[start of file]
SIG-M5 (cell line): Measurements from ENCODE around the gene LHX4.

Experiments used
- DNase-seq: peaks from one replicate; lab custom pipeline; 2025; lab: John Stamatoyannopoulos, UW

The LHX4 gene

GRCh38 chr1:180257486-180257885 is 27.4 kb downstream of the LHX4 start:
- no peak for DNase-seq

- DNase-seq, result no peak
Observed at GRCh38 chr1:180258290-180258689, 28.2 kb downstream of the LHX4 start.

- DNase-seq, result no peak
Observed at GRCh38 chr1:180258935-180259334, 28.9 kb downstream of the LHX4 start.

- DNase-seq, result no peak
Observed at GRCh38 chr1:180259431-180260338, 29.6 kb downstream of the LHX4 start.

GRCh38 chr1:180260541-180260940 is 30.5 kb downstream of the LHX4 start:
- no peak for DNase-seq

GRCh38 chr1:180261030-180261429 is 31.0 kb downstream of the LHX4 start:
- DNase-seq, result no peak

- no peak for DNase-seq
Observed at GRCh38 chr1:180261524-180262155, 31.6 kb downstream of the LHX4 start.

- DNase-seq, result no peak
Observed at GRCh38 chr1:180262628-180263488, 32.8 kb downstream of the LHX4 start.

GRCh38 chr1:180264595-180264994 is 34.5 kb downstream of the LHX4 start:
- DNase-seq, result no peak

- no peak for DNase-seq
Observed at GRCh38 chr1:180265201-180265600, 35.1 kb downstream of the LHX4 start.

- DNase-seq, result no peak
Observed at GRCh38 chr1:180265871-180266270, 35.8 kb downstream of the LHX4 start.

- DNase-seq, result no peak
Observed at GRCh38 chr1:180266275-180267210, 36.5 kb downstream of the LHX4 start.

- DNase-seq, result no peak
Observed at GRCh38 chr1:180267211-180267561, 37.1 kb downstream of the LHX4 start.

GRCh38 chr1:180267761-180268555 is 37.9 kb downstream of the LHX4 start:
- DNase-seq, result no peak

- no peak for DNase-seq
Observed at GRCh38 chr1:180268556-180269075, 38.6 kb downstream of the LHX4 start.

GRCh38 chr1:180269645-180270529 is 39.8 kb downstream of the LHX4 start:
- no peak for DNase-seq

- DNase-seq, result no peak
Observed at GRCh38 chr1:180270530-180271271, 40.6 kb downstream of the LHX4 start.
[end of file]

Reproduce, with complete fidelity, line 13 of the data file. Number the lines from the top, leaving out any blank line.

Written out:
GRCh38 chr1:180260541-180260940 is 30.5 kb downstream of the LHX4 start: